Exciting developments in Quebec. There is a cross-party consensus in the provincial parliament that assisted dying ought to be available to certain patients, namely those who are on palliative care, who suffer from a terminal illness and who consider their lives not worth living any longer. There is currently contradictory information in the media-reporting about whether assisted dying extends all the way to voluntary euthanasia or just assisted suicide. What seems clear is that the legislators avoid - likely for legal reasons - from calling what they proposing what it is. 

I have not been able to get my hands on an English version of what is reportedly a 400pp legal document indicating that Quebec is on firm legal grounds, constitutionally, if it decided to go ahead with this plan.

Here is how the Huffington Post has reported the gist of it: 

'Under the recommendations, patients themselves would have to make the request to a doctor on the basis of unbearable physical or psychological suffering. Two physicians would have to approve the request, which would have to be made in writing.
Doctors would not face criminal charges in these circumstances, the report said. Any law should state that the refusal, interruption, abstention from care or the application of a terminal sedative in those circumstances could not be considered a suicide.
The Quebec panel, which was headed by lawyer Jean-Pierre Menard, said people suffering from an incurable or degenerative illness should be allowed to ask for medical assistance to help them die.'

Friday, January 11, 2013

Table of Contents Bioethics 2013; 27(2)

Cover image for Vol. 27 Issue 2


© Blackwell Publishing Ltd

Volume 27, Issue 2 Pages ii - ii, 59 - 116, February 2013
The latest issue of Bioethics is available on Wiley Online Library


Saving Lives (page ii)
Ruth Chadwick
DOI: 10.1111/bioe.12014


DOI: 10.1111/j.1467-8519.2011.01890.x
DOI: 10.1111/j.1467-8519.2011.01897.x
DOI: 10.1111/j.1467-8519.2011.01904.x
DOI: 10.1111/j.1467-8519.2011.01894.x
DOI: 10.1111/j.1467-8519.2011.01896.x
DOI: 10.1111/j.1467-8519.2011.01902.x
IS PAYMENT A BENEFIT? (pages 105–116)
DOI: 10.1111/j.1467-8519.2011.01892.x

Thursday, January 03, 2013

On (Not) Travelling on Delta Airlines between Xmas and NY

Here's a true story befalling some 200 travellers on a Delta Airlines flight from Syracuse to Atlanta on December 22. We were scheduled to depart Syracuse at 6:40 am, accordingly many travellers booked the night before into hotels in close proximity to the airport. We pretty much showed up on time, checked diligently in, even boarded the plane in a timely fashion for our 6:40 am departure. The simple reason for this was that we needed the plane to depart in a timely fashion for most of us to catch our connecting flights to our vacation destinations (or home) in Atlanta. In my case the plan was to head to Fort Lauderdale where hotel and rental car were waiting (and had to be paid regardless of whether I would make it there or not).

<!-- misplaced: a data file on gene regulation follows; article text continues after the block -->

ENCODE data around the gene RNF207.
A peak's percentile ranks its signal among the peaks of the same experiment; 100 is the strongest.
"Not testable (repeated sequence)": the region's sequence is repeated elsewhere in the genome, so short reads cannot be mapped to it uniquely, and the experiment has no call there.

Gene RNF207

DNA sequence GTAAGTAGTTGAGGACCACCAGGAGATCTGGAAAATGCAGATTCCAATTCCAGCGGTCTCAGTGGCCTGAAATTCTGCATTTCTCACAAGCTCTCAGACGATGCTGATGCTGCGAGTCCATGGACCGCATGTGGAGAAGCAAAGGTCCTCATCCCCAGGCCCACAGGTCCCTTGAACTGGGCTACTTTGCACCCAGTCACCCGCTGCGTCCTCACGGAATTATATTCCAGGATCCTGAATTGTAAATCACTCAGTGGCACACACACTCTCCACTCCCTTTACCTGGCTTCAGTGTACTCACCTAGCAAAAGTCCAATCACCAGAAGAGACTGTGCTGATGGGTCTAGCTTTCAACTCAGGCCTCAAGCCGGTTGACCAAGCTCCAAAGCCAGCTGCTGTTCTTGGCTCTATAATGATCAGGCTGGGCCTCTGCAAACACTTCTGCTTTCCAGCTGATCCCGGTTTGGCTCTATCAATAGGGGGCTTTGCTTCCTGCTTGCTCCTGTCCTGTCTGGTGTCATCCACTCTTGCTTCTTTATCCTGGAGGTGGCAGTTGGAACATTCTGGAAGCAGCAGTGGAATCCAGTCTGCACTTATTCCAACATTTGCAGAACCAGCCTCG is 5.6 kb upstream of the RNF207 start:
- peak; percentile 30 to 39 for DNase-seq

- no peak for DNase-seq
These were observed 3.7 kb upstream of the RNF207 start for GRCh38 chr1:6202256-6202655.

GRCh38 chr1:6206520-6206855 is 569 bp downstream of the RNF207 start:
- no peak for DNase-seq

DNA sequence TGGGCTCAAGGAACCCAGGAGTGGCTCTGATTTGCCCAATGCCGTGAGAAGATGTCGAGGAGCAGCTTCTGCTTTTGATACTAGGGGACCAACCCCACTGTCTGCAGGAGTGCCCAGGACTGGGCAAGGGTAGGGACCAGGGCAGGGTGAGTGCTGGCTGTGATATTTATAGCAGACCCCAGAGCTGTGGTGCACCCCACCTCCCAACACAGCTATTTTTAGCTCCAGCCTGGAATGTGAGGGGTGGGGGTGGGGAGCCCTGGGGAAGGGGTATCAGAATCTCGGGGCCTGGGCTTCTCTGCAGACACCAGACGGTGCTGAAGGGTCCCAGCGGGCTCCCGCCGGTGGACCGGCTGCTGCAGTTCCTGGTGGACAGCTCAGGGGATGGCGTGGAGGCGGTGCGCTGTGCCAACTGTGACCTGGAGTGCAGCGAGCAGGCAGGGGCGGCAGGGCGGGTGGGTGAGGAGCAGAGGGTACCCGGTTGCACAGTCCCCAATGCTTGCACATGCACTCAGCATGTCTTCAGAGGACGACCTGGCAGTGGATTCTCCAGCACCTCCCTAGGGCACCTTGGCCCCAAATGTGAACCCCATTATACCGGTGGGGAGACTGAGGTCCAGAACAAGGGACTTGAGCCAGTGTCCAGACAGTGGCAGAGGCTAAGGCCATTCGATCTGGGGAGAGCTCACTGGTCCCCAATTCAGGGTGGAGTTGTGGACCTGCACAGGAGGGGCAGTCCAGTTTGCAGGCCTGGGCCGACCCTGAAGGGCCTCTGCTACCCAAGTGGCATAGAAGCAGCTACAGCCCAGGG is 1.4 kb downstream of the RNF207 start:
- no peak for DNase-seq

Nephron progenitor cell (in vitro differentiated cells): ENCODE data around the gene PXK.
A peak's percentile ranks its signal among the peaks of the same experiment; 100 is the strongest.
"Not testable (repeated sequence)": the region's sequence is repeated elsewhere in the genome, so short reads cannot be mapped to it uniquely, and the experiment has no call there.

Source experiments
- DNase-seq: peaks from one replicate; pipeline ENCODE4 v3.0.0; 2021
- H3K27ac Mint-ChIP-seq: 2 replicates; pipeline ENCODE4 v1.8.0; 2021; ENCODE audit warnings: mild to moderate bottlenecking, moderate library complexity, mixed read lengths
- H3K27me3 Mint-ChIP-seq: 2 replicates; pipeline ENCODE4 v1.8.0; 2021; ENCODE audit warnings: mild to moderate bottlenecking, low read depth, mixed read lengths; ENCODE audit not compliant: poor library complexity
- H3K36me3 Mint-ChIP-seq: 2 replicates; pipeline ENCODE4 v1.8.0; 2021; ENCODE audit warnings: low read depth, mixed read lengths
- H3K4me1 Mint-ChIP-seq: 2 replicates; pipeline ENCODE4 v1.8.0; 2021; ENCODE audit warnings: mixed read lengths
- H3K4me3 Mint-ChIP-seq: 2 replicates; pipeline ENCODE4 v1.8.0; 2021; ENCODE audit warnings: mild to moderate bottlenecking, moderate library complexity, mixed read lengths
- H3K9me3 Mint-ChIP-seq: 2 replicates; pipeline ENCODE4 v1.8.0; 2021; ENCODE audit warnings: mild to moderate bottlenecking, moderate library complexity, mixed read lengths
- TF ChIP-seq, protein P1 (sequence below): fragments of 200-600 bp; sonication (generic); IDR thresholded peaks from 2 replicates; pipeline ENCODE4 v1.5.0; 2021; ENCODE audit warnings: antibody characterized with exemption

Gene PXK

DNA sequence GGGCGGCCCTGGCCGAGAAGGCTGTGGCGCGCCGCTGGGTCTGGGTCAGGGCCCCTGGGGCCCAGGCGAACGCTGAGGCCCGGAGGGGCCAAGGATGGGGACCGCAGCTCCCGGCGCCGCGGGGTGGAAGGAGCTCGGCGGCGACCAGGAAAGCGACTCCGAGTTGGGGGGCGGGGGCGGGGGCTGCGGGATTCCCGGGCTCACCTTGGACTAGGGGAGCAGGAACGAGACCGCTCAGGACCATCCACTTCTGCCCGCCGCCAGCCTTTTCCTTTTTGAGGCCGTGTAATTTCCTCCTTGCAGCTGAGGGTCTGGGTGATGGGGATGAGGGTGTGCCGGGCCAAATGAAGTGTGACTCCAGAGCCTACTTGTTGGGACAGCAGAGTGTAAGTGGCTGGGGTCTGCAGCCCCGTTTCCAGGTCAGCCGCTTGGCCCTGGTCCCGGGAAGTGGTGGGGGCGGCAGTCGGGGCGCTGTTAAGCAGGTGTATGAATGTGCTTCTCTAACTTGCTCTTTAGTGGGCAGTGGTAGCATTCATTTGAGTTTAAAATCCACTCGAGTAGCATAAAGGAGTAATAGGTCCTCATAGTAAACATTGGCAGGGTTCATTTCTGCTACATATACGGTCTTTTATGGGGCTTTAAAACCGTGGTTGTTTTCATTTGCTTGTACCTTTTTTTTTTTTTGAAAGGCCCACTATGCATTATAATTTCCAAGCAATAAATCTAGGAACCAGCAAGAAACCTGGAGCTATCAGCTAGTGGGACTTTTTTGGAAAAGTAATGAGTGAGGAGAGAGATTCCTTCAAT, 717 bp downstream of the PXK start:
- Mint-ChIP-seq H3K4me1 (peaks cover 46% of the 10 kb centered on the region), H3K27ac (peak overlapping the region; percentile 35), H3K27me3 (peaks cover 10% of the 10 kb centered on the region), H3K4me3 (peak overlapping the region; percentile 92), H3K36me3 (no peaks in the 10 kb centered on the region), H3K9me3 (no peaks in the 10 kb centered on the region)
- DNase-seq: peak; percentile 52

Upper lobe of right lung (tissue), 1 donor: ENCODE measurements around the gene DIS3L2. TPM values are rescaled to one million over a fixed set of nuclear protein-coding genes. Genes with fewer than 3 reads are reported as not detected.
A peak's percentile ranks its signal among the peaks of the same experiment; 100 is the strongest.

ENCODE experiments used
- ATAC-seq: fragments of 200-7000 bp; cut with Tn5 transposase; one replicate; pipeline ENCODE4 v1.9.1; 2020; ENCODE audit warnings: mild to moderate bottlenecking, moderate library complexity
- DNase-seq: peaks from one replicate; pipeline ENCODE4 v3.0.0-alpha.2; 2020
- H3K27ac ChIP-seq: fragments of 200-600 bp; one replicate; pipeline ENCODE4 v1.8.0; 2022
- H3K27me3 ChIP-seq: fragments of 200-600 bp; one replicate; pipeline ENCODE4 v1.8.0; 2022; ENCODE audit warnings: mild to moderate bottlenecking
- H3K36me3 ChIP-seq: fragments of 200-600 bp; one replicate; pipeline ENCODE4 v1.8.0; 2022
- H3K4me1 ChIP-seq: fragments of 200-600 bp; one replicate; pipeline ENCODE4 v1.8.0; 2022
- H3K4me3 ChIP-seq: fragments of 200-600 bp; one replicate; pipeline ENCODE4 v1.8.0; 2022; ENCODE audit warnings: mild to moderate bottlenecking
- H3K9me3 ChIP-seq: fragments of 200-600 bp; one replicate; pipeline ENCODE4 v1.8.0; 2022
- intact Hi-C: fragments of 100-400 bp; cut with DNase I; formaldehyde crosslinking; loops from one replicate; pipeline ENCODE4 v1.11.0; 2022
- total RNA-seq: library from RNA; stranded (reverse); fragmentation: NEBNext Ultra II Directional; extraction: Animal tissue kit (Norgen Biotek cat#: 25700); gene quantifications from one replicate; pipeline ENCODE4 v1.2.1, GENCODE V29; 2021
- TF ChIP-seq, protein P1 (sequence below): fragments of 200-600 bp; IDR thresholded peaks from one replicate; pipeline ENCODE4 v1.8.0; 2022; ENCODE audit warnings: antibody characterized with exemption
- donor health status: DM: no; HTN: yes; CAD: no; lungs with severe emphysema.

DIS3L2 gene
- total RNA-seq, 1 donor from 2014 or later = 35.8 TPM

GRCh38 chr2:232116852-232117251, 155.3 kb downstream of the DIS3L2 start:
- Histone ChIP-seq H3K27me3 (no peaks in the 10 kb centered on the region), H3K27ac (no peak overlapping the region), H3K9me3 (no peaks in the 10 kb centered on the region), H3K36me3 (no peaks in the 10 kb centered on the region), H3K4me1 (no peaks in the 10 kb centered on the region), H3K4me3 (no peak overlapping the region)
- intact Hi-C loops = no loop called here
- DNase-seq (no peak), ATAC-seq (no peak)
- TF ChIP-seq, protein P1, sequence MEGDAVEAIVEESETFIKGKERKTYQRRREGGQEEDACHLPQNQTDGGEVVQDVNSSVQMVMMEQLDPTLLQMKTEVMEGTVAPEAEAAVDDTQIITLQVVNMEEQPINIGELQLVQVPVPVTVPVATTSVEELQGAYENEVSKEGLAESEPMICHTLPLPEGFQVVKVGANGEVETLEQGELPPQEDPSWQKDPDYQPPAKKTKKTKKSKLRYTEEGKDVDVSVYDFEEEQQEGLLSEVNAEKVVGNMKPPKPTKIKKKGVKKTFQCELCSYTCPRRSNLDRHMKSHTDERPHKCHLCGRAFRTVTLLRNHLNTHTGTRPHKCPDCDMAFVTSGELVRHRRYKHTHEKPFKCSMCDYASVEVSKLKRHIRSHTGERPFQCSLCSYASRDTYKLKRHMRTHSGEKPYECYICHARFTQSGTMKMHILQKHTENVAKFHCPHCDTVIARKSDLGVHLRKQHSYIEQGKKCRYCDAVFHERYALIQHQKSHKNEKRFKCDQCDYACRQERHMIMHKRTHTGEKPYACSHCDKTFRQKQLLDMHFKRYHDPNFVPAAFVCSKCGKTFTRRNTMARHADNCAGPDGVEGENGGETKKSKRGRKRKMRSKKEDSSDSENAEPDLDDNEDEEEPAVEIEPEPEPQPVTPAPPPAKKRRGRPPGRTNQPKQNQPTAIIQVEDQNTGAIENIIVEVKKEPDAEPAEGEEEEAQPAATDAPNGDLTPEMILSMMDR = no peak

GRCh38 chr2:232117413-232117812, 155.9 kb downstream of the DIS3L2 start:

Well, it turned out that Delta staff had no problems letting passengers board a plane they knew full well wasn't roadworthy so to speak, given that it arrived with a broken generator the night before. So the charade began. We were stuck for about 2 ours, some fiddling with the engine, the generator, the ice and whatnot. Eventually we were kicked off the plane (could have slept a few hours longer I thought at the time). Well, an hour or two later we were herded back on to the plane only for the crew to discover further mechanical and electrical problems. an hour or so later we were again kicked off the plane.

Meanwhile Delta had ordered a bunch of junkfood items for us, muffins, bagels and tons of the cheapest pizzas available. I understand that by US airline standards that was a kind gesture, and to be fair to Delta, the food outlets at the airport in Syracuse do simply not sell healthy food items (short of overpriced fruit salads).

We waited and waited and waited, only to be eventually told that Delta was trying to get a replacement jet and crew to Syracuse. This, of course, should have happened over night, and not in a haphazard activity late afternoon on December 22. Pretty much everyone on the plane had by then missed their connecting flights, many had in fact decided to return home and forget about their holidays altogether.

Eventually, at around 5:30 pm or so the replacement plane arrived. Delta staff quickly dumped another load of pizza on us, lest it would have to provide us with cash vouchers to purchase proper dinner in Atlanta where virtually everyone was stuck for the night. We eventually departed - irony of ironies - at 6:40 pm, a full 12 hours after our scheduled departure time to Atlanta.

Some people on the plane were stuck in their quest to reach their holiday destination for up to three days in Atlanta - it goes without saying that they were not dressed for winter, yet Delta thought nothing of it to book them into airport hotels instead of nicer downtown Atlanta hotels. So there they were over the Xmas holidays, in airport hotels in Atlanta. Why? Because of Delta's incompetence. The airline knew full-well for a full night that their plane wouldn't be able to take off, yet it chose not to act on this information when it should have (namely over night). Its own ground staff in Syracuse was flabbergasted about the airline's decision not to replace the broken-down plane over night when it could and should have.

200 passengers were severely hit by this airline misconduct during their holidays. We had significant additional costs that were caused entirely by Delta's mistakes. Just to be clear, this cannot be an argument for taking out travel insurance to cover those extra costs, because the fault for these extra costs was Delta's. Why should travellers have to insure themselves against costs incurred due to airline incompetence? Delta offered a voucher of 100$ toward future flights. It goes without saying that that voucher didn't cover the actual additional expenses incurred.

Well, we arrived eventually in Atlanta and ended up receiving a voucher for a truly terrible airport hotel (the restaurant closed early - thanks Sheraton Atlanta airport hotel - despite a large queue of passengers checking in, all of whom hungry for real food after a day's worth of Delta's junk food). True to form the hotel voucher included no meals and no internet access. We continued our trip the next morning, being among the lucky ones able to continue their journey after losing only one full day of their vacation courtesy of Delta Airlines.